Mention American music, and the sounds of rock 'n roll, jazz and blues might echo through the mind's ear. But Barry Hemphill sees deeper roots to that music; ones that reach all the way back to Africa.
Hemphill, the conductor of The Metropolitan Chorus, believes African-American spirituals are as much a part Americana as any other genre of music. "But people don't think about it that way, because it's constantly surrounding us," he said.
Spirituals grew of out of Western African cultures, and were later superimposed over European harmonic systems. "When you hear a piece of jazz or a piece of rock 'n roll, it all comes back to that evolution," said Hemphill. "It's so integrated that you can't really separate it."
Spiritual music is at the heart of the Chorus's Black History Month celebration of African-American composers on Saturday, Feb. 23 in Arlington. The concert will be held at Mt. Olivet United Methodist Church, 1500 N. Glebe Road. Visit www.metchorus.org or call 703-933-2500 for ticket information.
The concert is divided into three parts "intellectually," according to Hemphill. The first segment is dedicated to spirituals that were arranged as early as 1905 to about 1949. "In my mind, I look at that as the past," he said.
The second part's theme is a look at the future. Three works from Adolphus Hailstork — a contemporary of Hemphill's at the Manhattan School of Music in New York City — will be presented. One is influenced by spirituals, and the other two are original compositions.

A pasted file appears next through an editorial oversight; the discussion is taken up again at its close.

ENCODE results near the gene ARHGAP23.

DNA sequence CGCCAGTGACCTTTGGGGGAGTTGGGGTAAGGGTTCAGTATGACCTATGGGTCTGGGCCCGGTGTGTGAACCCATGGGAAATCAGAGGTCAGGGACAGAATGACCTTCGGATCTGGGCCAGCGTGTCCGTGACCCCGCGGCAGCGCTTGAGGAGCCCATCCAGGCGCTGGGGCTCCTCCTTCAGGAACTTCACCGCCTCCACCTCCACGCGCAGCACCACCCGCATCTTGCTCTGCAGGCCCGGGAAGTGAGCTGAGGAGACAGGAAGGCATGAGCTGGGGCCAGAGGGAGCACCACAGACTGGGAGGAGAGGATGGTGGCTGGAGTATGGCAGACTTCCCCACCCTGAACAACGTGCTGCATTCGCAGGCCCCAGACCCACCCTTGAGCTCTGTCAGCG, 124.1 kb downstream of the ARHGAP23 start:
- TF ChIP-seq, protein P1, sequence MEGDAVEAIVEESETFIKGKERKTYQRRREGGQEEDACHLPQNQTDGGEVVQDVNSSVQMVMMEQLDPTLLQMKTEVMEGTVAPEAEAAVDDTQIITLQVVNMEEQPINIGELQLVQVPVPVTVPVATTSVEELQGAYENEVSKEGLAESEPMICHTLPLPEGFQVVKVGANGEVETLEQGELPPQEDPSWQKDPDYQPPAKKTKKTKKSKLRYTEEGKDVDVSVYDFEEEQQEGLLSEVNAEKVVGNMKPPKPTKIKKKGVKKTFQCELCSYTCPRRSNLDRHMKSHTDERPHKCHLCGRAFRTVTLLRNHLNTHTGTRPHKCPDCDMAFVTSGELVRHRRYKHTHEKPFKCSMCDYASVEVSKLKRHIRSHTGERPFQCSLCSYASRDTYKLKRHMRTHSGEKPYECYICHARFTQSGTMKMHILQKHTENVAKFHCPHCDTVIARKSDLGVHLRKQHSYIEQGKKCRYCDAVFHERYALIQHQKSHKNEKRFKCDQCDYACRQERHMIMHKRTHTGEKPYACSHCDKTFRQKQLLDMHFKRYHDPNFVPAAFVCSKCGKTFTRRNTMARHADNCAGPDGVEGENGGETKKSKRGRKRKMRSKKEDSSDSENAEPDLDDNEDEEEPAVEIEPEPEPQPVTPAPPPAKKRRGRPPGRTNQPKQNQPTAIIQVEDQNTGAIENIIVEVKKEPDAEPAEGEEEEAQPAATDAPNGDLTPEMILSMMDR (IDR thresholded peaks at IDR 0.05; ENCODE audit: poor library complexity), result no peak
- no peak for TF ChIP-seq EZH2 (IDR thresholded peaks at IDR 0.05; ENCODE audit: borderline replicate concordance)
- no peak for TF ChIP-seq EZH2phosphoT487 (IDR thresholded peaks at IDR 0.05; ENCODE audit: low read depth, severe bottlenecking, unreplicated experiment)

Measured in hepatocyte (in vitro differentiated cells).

The third segment is about "the present," and spotlights the late Moses Hogan, who died at 45 years old in 2003. "Just about to step out into the world," said Hemphill. "He was a fabulous composer and arranger. [There's] some exciting stuff — not only intellectually exciting, but exciting to hear."
Contemporary African-American composers aren't relegated to a niche in today's choral landscape, said Hemphill.
"Once you put a name down on paper, who's going to know if you're black or white?" said Hemphill, who lives in Springfield. "I could play you something I wrote and say Stravinsky wrote it, and as long as I adhere to Stravinsky's rules, you'd never know."
THE METROPOLITAN CHORUS will have 85 members under the guidance of Hemphill at the Feb. 23 concert. "Occasionally, some of these arrangements are spread into 12 parts. And they're handling it," he said.
The Metropolitan Chorus regularly performs in venues throughout the D.C. area, including the Kennedy Center, Constitution Hall and the National Building Museum. It's also known for its collaborations — such as its upcoming show with the Heritage Signature Chorale and Alexandria Symphony Orchestra. Titled "Hailstork: Earthrise," it will focus on the music of Adolphus Hailstork as well as Smetana's "The Bartered Bride Overture" and Dvorak's "Cello Concerto." The concert is scheduled for Sunday, April 6 at 3 p.m. in the Rachel M. Schlesinger Concert Hall and Arts Center, Alexandria NOVA Campus.
For Hemphill, this season marks 31 years with The Metropolitan Chorus.
"I look at it this way: I fooled them for another year," he said, with a laugh.